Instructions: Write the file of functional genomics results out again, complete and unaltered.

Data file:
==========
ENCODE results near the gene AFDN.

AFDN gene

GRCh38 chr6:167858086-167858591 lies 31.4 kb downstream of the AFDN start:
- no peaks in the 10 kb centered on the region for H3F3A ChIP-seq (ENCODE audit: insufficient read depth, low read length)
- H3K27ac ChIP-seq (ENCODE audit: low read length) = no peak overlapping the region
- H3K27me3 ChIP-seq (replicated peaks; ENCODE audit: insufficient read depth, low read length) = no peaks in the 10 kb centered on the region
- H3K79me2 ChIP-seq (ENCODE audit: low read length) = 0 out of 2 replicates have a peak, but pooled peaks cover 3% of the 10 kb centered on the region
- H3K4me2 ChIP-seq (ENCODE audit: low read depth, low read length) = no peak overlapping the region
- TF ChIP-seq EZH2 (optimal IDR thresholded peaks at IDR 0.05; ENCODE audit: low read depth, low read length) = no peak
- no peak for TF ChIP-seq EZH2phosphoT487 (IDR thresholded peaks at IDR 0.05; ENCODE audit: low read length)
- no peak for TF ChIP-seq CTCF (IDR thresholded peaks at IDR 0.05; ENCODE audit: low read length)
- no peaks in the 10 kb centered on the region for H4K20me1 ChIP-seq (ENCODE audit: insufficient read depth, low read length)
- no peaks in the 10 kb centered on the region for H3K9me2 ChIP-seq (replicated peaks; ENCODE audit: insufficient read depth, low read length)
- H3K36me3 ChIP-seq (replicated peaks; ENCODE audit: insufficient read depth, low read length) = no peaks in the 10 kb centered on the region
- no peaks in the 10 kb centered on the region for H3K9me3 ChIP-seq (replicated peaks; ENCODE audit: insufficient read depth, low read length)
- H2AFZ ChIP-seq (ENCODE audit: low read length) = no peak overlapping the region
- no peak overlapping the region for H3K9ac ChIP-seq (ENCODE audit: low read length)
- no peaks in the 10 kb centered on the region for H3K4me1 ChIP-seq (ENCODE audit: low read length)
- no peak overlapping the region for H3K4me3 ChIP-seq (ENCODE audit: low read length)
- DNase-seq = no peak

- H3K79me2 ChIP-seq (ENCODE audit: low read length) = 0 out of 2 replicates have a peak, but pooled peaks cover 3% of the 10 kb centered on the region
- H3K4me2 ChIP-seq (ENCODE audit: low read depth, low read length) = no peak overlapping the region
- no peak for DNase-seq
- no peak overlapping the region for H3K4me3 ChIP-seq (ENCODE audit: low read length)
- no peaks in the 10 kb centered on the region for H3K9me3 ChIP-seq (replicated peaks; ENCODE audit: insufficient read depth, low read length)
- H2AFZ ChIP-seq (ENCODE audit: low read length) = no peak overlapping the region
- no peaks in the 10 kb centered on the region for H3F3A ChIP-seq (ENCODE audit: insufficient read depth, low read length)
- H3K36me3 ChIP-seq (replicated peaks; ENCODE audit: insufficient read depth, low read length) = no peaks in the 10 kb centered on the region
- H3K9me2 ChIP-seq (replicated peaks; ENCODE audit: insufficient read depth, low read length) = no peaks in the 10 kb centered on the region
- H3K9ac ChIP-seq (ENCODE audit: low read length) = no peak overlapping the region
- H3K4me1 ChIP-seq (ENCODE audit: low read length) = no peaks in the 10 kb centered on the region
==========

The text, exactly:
ENCODE results near the gene AFDN.

AFDN gene

GRCh38 chr6:167858086-167858591 lies 31.4 kb downstream of the AFDN start:
- no peaks in the 10 kb centered on the region for H3F3A ChIP-seq (ENCODE audit: insufficient read depth, low read length)
- H3K27ac ChIP-seq (ENCODE audit: low read length) = no peak overlapping the region
- H3K27me3 ChIP-seq (replicated peaks; ENCODE audit: insufficient read depth, low read length) = no peaks in the 10 kb centered on the region
- H3K79me2 ChIP-seq (ENCODE audit: low read length) = 0 out of 2 replicates have a peak, but pooled peaks cover 3% of the 10 kb centered on the region
- H3K4me2 ChIP-seq (ENCODE audit: low read depth, low read length) = no peak overlapping the region
- TF ChIP-seq EZH2 (optimal IDR thresholded peaks at IDR 0.05; ENCODE audit: low read depth, low read length) = no peak
- no peak for TF ChIP-seq EZH2phosphoT487 (IDR thresholded peaks at IDR 0.05; ENCODE audit: low read length)
- no peak for TF ChIP-seq CTCF (IDR thresholded peaks at IDR 0.05; ENCODE audit: low read length)
- no peaks in the 10 kb centered on the region for H4K20me1 ChIP-seq (ENCODE audit: insufficient read depth, low read length)
- no peaks in the 10 kb centered on the region for H3K9me2 ChIP-seq (replicated peaks; ENCODE audit: insufficient read depth, low read length)
- H3K36me3 ChIP-seq (replicated peaks; ENCODE audit: insufficient read depth, low read length) = no peaks in the 10 kb centered on the region
- no peaks in the 10 kb centered on the region for H3K9me3 ChIP-seq (replicated peaks; ENCODE audit: insufficient read depth, low read length)
- H2AFZ ChIP-seq (ENCODE audit: low read length) = no peak overlapping the region
- no peak overlapping the region for H3K9ac ChIP-seq (ENCODE audit: low read length)
- no peaks in the 10 kb centered on the region for H3K4me1 ChIP-seq (ENCODE audit: low read length)
- no peak overlapping the region for H3K4me3 ChIP-seq (ENCODE audit: low read length)
- DNase-seq = no peak

- H3K79me2 ChIP-seq (ENCODE audit: low read length) = 0 out of 2 replicates have a peak, but pooled peaks cover 3% of the 10 kb centered on the region
- H3K4me2 ChIP-seq (ENCODE audit: low read depth, low read length) = no peak overlapping the region
- no peak for DNase-seq
- no peak overlapping the region for H3K4me3 ChIP-seq (ENCODE audit: low read length)
- no peaks in the 10 kb centered on the region for H3K9me3 ChIP-seq (replicated peaks; ENCODE audit: insufficient read depth, low read length)
- H2AFZ ChIP-seq (ENCODE audit: low read length) = no peak overlapping the region
- no peaks in the 10 kb centered on the region for H3F3A ChIP-seq (ENCODE audit: insufficient read depth, low read length)
- H3K36me3 ChIP-seq (replicated peaks; ENCODE audit: insufficient read depth, low read length) = no peaks in the 10 kb centered on the region
- H3K9me2 ChIP-seq (replicated peaks; ENCODE audit: insufficient read depth, low read length) = no peaks in the 10 kb centered on the region
- H3K9ac ChIP-seq (ENCODE audit: low read length) = no peak overlapping the region
- H3K4me1 ChIP-seq (ENCODE audit: low read length) = no peaks in the 10 kb centered on the region